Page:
Just recently Mr. Lah received a good verbal spanking by the special master of the Court of Claims. One of Protect Geauga Park’s board members, Shelley Chernin, had filed a legal complaint with the court of claims because of the refusal of the Geauga park board to release a resident’s letter that Mr. Lah had read at an official park board meeting. It is obvious from reading the letter and listening to Mr. Lah’s comments at two board meetings the he was seriously mischaracterizing the letter and using it as an excuse to lambast Protect Geauga Parks. See for yourself by reading the woman’s letter, special master’s report and viewing the video of Mr. Lah at the April meeting on the Protect Geauga Parks website (protectgeaugaparks.us).

I’m guessing that had he been a founder, Mr. Lah would have been particularly vociferous in fighting against the First Amendment giving us the right of freedom of speech since he and the other commissioners have continued to not permit public comment or questions at commissioners meetings and any emailed questions to the board typically find their way into the park board’s black hole never to emerge again or be answered.

Time for a probate judge, park board and park director that appreciate the Bill of Rights and put their appreciation into action.

John G. Augustine

Parkman Township

Transparency matters

In regards to the Geauga Park District, its board of trustees and the probate Judge, it would appear that the lack of transparency which has permeated its relationship with the citizens of Geauga County since 2011 continues.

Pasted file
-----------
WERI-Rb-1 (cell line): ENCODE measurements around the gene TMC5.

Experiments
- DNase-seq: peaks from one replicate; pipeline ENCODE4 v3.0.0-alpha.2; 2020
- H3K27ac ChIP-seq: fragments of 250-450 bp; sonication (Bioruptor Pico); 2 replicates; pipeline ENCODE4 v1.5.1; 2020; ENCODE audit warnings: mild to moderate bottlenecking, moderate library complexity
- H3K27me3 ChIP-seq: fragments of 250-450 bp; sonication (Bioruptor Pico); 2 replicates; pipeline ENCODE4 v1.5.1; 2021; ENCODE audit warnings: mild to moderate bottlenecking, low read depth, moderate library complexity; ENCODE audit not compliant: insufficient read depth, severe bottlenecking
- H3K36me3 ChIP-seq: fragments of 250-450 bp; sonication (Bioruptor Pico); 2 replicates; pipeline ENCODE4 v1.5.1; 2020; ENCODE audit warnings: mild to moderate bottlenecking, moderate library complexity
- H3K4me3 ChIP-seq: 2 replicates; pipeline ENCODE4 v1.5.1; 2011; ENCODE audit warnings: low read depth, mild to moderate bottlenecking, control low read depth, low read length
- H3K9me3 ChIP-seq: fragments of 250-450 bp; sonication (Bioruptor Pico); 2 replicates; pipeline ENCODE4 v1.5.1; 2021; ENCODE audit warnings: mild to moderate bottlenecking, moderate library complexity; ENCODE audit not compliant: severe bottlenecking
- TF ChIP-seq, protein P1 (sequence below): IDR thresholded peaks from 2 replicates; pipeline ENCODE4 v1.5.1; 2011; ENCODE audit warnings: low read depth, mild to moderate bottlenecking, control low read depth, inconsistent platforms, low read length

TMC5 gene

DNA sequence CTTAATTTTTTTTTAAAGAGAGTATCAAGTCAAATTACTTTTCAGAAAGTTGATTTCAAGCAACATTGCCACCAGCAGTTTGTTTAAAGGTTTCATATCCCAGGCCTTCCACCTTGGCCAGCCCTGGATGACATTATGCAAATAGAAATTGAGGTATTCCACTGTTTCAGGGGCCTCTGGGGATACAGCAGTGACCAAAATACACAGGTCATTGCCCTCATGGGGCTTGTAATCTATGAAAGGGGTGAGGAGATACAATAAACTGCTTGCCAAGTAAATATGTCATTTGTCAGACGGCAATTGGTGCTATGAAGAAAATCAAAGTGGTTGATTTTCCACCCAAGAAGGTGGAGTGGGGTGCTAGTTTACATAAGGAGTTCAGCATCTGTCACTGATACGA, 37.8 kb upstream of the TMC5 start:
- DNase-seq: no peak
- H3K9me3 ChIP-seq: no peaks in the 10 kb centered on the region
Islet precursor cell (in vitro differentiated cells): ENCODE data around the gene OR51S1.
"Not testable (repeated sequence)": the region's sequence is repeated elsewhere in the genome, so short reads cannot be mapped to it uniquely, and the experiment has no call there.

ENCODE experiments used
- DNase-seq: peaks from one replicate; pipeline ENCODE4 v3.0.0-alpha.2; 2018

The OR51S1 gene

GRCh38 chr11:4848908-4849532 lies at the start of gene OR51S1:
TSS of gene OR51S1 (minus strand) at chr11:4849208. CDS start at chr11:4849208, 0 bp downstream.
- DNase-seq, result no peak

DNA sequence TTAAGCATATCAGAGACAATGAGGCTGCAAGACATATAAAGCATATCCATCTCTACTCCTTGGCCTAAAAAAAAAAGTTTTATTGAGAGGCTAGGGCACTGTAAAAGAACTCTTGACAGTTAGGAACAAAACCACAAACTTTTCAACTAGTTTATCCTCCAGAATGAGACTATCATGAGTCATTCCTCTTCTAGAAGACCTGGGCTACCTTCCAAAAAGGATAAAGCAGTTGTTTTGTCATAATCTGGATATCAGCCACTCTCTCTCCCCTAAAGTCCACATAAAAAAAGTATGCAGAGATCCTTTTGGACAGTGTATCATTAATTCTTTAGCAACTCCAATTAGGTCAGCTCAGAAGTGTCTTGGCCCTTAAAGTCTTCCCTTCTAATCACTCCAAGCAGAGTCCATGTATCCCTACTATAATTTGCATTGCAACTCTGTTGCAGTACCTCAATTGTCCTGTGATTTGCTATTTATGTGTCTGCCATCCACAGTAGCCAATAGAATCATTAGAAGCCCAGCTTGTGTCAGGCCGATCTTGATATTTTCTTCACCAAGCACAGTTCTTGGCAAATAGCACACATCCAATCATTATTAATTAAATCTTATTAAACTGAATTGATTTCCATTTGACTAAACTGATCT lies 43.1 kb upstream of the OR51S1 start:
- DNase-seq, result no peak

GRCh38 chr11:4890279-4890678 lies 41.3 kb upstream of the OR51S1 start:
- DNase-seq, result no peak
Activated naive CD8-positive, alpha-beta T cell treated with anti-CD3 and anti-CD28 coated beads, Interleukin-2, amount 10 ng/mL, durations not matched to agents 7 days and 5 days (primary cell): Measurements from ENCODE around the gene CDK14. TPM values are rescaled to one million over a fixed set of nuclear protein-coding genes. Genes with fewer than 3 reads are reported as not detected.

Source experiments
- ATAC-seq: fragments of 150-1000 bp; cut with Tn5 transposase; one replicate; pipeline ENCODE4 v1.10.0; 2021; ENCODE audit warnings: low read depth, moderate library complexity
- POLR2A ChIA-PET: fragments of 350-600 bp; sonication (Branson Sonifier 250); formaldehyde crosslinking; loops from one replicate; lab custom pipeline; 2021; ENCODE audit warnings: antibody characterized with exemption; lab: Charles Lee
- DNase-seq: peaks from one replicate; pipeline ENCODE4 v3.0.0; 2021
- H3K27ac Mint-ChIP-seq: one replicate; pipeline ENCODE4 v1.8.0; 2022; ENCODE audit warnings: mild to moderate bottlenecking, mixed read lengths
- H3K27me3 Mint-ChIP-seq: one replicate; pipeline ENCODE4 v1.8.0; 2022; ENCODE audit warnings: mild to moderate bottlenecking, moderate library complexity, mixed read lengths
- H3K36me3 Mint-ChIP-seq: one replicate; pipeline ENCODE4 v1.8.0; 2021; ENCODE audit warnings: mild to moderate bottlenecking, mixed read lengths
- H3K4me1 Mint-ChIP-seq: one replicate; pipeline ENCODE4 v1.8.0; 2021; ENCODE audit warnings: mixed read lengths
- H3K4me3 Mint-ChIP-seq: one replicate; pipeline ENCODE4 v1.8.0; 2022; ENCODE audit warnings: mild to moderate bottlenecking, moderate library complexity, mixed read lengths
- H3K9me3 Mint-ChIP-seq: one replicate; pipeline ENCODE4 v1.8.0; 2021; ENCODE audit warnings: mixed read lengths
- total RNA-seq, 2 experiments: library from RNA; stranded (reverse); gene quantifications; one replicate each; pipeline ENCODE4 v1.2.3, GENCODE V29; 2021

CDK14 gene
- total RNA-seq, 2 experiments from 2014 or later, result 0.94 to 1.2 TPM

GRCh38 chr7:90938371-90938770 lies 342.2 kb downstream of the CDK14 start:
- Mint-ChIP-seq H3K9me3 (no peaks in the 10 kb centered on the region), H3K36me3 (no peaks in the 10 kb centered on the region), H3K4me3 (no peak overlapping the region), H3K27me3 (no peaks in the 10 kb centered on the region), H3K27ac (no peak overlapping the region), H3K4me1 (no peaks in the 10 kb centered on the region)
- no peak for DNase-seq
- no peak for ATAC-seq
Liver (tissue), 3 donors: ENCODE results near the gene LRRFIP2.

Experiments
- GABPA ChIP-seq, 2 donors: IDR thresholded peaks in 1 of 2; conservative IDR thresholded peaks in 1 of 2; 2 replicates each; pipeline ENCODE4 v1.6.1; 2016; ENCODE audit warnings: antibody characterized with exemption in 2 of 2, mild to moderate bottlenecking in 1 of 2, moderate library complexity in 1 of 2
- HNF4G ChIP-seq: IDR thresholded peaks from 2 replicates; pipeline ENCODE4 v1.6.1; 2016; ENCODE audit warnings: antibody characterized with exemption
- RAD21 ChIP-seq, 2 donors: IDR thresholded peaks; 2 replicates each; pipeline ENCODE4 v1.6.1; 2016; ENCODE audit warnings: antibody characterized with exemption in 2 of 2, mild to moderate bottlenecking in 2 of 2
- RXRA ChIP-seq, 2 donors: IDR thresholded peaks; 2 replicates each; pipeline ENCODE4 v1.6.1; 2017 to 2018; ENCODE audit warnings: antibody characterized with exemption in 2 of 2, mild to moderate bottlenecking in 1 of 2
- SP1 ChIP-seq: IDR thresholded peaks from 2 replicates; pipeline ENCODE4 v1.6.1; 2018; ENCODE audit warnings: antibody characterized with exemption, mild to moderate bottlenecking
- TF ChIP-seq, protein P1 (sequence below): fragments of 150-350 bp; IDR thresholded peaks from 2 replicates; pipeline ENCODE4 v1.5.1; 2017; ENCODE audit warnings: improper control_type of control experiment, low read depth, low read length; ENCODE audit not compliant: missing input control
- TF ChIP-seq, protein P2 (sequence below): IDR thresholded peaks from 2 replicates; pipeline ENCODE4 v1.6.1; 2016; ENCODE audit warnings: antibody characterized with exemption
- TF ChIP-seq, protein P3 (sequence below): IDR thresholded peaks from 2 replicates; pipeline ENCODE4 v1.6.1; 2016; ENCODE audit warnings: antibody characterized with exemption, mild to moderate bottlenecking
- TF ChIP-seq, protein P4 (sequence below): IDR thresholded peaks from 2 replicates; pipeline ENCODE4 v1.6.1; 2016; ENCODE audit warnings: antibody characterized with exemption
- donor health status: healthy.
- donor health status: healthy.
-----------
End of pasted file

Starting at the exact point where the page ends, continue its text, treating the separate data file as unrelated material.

Why in the world does a special master of the Ohio Court of Claims need to recommend that the court issue an order for a copy of a letter from a board meeting from last Aug 8. So much time, energy and monies expended by the park board and private citizens on this exercise instead of simply “opening up meetings for public questions and comments.” Open dialogue is needed. The closed manner in which monthly meetings are now conducted insults not only the board, but also any one attending. The citizens of the county clearly have a right to ask questions in a civil manner and expect answers in a reciprocal manner.

We owe a huge “thank you” to Shelley Chernin and Protect Geauga Parks for their continued effort to “shine the light of transparency on the park district board, director and probate judge.”

Bill Franz

Bainbridge Township

No room for uninformed attacks

On April 14, I was fortunate to attend the “13th Annual Heroes for Andy” honoring the memory of Andy Nowacki, who gave his life in service to his country.

One of the heroes honored was Deacon Albert Jones, president of the Lake County NAACP. Deacon Jones was honored for his humanitarian service to his community, the people of Lake County, where he strives to better the community by bringing people together to “Begin the Conversation” where people from all walks of life can come together to engage in civil discourse and engagement for the betterment of the community.

This is one of the hallmarks of the Lake County NAACP.